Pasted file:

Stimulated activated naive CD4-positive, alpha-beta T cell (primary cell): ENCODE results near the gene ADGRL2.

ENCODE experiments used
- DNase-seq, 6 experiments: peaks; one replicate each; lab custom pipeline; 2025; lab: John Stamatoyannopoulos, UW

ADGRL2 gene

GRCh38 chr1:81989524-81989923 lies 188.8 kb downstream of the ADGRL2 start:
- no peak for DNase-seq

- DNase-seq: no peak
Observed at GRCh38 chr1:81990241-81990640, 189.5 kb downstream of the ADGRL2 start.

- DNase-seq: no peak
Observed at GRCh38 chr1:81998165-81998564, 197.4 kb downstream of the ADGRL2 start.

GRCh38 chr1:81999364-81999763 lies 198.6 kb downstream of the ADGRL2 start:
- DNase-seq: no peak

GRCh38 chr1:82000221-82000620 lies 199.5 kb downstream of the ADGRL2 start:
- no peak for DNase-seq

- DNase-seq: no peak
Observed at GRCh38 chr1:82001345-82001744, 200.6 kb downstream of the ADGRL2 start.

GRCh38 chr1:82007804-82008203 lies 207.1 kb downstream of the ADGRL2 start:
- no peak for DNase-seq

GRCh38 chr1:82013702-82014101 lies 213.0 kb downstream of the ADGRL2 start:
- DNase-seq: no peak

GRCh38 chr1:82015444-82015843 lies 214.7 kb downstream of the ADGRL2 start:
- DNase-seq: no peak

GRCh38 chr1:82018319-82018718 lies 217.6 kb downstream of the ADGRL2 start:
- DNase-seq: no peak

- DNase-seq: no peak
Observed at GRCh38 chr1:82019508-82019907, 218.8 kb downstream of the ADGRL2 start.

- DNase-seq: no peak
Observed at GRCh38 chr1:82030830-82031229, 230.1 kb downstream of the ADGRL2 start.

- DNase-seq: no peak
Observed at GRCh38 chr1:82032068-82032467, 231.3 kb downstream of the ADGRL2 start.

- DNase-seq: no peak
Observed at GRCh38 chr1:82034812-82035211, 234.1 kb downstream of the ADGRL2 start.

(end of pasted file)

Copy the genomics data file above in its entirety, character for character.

Stimulated activated naive CD4-positive, alpha-beta T cell (primary cell): ENCODE results near the gene ADGRL2.

ENCODE experiments used
- DNase-seq, 6 experiments: peaks; one replicate each; lab custom pipeline; 2025; lab: John Stamatoyannopoulos, UW

ADGRL2 gene

GRCh38 chr1:81989524-81989923 lies 188.8 kb downstream of the ADGRL2 start:
- no peak for DNase-seq

- DNase-seq: no peak
Observed at GRCh38 chr1:81990241-81990640, 189.5 kb downstream of the ADGRL2 start.

- DNase-seq: no peak
Observed at GRCh38 chr1:81998165-81998564, 197.4 kb downstream of the ADGRL2 start.

GRCh38 chr1:81999364-81999763 lies 198.6 kb downstream of the ADGRL2 start:
- DNase-seq: no peak

GRCh38 chr1:82000221-82000620 lies 199.5 kb downstream of the ADGRL2 start:
- no peak for DNase-seq

- DNase-seq: no peak
Observed at GRCh38 chr1:82001345-82001744, 200.6 kb downstream of the ADGRL2 start.

GRCh38 chr1:82007804-82008203 lies 207.1 kb downstream of the ADGRL2 start:
- no peak for DNase-seq

GRCh38 chr1:82013702-82014101 lies 213.0 kb downstream of the ADGRL2 start:
- DNase-seq: no peak

GRCh38 chr1:82015444-82015843 lies 214.7 kb downstream of the ADGRL2 start:
- DNase-seq: no peak

GRCh38 chr1:82018319-82018718 lies 217.6 kb downstream of the ADGRL2 start:
- DNase-seq: no peak

- DNase-seq: no peak
Observed at GRCh38 chr1:82019508-82019907, 218.8 kb downstream of the ADGRL2 start.

- DNase-seq: no peak
Observed at GRCh38 chr1:82030830-82031229, 230.1 kb downstream of the ADGRL2 start.

- DNase-seq: no peak
Observed at GRCh38 chr1:82032068-82032467, 231.3 kb downstream of the ADGRL2 start.

- DNase-seq: no peak
Observed at GRCh38 chr1:82034812-82035211, 234.1 kb downstream of the ADGRL2 start.